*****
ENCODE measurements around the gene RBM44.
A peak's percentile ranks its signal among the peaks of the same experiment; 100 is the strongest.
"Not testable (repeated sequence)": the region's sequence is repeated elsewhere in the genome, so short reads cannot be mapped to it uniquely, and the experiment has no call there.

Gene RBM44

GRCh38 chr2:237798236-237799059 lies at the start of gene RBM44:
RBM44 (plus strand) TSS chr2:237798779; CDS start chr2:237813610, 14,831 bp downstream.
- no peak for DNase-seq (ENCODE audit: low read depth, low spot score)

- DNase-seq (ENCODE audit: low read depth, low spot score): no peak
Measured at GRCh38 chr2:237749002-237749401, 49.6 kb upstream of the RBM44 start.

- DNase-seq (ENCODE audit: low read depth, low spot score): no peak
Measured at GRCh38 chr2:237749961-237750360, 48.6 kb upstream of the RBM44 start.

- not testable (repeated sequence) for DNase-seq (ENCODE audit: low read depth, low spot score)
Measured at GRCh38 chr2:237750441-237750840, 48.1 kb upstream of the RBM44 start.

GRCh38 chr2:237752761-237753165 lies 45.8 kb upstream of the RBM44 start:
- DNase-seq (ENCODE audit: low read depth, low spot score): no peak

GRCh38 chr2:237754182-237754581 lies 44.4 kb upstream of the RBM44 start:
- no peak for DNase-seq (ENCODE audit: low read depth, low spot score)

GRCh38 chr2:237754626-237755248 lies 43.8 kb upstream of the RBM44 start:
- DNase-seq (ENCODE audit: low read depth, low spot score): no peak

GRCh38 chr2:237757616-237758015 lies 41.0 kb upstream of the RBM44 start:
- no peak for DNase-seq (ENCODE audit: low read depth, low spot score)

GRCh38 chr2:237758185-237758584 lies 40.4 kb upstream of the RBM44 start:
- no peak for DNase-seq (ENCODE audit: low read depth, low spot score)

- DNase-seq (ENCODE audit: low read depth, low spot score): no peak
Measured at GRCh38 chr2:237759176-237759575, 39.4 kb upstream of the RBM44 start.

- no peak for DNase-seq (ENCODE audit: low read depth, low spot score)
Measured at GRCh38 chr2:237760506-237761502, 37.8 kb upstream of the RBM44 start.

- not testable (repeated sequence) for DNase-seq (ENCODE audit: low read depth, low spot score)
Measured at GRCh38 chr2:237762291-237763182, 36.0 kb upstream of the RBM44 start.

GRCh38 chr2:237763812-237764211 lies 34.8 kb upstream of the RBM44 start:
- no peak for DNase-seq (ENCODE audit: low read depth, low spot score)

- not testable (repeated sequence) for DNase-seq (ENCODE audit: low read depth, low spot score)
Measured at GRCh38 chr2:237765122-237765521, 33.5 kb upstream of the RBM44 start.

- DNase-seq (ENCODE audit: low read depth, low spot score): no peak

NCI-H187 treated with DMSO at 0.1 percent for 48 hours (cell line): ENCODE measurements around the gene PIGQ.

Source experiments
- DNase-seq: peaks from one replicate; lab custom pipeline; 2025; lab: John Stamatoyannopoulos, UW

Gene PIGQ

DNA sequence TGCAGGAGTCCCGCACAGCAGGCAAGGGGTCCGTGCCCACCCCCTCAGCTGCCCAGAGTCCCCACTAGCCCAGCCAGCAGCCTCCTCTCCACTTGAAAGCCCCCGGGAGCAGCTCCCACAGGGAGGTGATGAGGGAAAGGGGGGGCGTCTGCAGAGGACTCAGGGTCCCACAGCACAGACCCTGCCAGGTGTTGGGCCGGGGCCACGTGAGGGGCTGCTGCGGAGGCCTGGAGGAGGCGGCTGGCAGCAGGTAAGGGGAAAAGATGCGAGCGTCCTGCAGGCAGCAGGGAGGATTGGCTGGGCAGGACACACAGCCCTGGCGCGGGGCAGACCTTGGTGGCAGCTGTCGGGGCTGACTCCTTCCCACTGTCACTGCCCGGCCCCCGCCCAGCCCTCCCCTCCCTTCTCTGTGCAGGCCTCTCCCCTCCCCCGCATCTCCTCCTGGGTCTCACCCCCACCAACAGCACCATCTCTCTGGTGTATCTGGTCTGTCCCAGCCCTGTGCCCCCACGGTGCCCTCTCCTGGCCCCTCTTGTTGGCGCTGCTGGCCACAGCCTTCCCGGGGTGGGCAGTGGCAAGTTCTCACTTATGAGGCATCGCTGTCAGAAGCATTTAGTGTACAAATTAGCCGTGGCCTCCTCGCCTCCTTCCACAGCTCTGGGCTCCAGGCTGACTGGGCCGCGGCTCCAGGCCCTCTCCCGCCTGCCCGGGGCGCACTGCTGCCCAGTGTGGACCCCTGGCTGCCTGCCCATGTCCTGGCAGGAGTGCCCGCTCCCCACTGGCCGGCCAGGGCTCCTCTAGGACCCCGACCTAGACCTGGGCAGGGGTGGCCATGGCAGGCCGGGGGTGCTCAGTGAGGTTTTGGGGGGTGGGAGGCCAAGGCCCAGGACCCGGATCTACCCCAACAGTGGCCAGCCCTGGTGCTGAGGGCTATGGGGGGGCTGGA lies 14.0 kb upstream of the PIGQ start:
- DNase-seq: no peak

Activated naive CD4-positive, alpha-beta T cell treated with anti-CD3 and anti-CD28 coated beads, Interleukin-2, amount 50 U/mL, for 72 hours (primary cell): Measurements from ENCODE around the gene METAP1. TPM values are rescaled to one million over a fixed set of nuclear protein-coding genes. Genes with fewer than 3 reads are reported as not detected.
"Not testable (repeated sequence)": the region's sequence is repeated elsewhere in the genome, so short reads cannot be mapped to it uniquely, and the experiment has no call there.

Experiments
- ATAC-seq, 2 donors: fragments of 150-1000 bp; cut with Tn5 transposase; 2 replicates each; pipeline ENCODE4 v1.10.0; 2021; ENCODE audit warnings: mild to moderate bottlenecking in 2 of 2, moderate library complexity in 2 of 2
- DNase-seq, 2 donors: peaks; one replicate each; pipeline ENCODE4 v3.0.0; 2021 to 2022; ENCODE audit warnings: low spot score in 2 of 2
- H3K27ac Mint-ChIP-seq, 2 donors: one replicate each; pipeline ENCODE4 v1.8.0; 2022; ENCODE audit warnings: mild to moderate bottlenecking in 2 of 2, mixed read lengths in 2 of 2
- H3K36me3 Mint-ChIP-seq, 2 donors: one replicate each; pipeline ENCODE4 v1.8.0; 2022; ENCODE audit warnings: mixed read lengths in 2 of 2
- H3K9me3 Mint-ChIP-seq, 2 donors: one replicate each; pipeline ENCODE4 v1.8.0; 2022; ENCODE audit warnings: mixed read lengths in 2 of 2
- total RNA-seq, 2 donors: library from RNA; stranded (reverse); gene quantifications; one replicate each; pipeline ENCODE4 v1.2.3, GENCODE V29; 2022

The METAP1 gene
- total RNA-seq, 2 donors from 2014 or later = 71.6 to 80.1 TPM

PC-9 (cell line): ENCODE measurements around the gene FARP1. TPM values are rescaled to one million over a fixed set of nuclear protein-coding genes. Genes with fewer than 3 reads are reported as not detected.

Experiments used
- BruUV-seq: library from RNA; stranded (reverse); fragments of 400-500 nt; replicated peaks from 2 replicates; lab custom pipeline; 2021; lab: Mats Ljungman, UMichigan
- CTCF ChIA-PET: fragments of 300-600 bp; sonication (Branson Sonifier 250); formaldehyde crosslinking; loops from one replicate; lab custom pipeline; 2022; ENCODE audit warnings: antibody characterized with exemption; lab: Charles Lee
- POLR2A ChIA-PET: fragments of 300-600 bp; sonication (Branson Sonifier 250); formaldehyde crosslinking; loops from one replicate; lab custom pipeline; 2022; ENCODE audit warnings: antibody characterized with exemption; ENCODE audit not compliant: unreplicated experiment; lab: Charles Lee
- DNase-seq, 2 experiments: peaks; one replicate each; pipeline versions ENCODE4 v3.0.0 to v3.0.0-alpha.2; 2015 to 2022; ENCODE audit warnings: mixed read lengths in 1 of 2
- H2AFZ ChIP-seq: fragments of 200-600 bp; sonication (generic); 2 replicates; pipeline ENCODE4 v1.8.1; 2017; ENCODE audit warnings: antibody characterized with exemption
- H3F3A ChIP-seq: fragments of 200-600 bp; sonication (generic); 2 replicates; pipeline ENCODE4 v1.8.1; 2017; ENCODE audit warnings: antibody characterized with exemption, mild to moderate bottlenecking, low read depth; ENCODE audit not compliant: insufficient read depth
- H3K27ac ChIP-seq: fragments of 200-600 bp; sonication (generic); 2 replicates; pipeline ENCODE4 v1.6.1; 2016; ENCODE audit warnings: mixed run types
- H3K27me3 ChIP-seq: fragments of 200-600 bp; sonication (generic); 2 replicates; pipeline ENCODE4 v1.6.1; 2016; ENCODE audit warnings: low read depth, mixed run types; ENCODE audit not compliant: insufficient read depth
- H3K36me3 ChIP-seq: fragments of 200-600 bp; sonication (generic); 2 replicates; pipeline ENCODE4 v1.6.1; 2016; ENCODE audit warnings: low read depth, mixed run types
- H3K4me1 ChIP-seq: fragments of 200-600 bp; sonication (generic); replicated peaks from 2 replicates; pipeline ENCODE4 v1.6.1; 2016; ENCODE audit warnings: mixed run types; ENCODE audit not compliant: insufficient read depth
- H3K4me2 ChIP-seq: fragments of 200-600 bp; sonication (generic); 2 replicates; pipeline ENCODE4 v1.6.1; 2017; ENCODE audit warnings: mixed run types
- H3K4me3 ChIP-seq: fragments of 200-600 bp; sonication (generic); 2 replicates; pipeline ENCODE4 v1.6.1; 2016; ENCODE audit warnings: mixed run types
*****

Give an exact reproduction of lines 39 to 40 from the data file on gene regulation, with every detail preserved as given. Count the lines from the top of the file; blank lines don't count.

DNA sequence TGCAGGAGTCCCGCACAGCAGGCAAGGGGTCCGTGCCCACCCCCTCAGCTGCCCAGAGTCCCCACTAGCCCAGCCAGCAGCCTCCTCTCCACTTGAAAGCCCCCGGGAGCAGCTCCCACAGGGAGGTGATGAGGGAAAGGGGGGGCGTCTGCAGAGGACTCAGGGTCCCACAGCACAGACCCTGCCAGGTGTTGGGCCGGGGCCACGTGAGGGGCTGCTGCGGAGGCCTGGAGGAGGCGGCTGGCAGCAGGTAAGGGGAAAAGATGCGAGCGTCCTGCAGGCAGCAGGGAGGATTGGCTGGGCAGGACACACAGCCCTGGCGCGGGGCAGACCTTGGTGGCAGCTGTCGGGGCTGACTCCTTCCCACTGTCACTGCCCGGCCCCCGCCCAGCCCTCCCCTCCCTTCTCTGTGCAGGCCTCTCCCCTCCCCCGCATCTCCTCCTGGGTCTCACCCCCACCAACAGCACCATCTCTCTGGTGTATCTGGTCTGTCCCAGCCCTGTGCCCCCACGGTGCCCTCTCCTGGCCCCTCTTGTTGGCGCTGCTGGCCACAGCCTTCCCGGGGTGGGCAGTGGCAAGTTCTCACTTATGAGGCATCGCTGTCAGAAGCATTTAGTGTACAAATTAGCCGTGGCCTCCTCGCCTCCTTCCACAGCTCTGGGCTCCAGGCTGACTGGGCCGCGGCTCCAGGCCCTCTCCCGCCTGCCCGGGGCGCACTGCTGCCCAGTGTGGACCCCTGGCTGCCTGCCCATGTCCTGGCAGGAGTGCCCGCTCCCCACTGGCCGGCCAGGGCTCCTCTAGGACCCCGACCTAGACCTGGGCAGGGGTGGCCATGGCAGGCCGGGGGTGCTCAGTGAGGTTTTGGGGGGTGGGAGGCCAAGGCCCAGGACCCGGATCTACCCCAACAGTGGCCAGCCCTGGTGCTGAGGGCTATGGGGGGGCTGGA lies 14.0 kb upstream of the PIGQ start:
- DNase-seq: no peak